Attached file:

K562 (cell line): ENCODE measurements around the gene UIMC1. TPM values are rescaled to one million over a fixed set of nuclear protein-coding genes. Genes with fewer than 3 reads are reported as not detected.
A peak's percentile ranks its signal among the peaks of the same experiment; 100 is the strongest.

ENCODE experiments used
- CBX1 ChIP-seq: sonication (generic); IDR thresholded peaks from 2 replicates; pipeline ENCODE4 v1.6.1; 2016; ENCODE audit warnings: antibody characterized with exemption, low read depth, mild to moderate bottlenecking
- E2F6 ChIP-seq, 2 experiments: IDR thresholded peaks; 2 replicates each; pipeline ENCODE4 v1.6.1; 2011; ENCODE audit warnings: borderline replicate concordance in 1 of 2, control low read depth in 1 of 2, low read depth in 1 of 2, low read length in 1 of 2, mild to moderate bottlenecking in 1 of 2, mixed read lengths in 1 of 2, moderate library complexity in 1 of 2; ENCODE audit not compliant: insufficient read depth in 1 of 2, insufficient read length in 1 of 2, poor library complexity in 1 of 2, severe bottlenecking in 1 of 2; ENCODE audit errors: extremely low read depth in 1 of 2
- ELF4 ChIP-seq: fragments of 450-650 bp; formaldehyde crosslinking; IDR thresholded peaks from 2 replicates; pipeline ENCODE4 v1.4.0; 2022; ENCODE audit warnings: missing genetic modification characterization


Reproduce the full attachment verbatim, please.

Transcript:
K562 (cell line): ENCODE measurements around the gene UIMC1. TPM values are rescaled to one million over a fixed set of nuclear protein-coding genes. Genes with fewer than 3 reads are reported as not detected.
A peak's percentile ranks its signal among the peaks of the same experiment; 100 is the strongest.

ENCODE experiments used
- CBX1 ChIP-seq: sonication (generic); IDR thresholded peaks from 2 replicates; pipeline ENCODE4 v1.6.1; 2016; ENCODE audit warnings: antibody characterized with exemption, low read depth, mild to moderate bottlenecking
- E2F6 ChIP-seq, 2 experiments: IDR thresholded peaks; 2 replicates each; pipeline ENCODE4 v1.6.1; 2011; ENCODE audit warnings: borderline replicate concordance in 1 of 2, control low read depth in 1 of 2, low read depth in 1 of 2, low read length in 1 of 2, mild to moderate bottlenecking in 1 of 2, mixed read lengths in 1 of 2, moderate library complexity in 1 of 2; ENCODE audit not compliant: insufficient read depth in 1 of 2, insufficient read length in 1 of 2, poor library complexity in 1 of 2, severe bottlenecking in 1 of 2; ENCODE audit errors: extremely low read depth in 1 of 2
- ELF4 ChIP-seq: fragments of 450-650 bp; formaldehyde crosslinking; IDR thresholded peaks from 2 replicates; pipeline ENCODE4 v1.4.0; 2022; ENCODE audit warnings: missing genetic modification characterization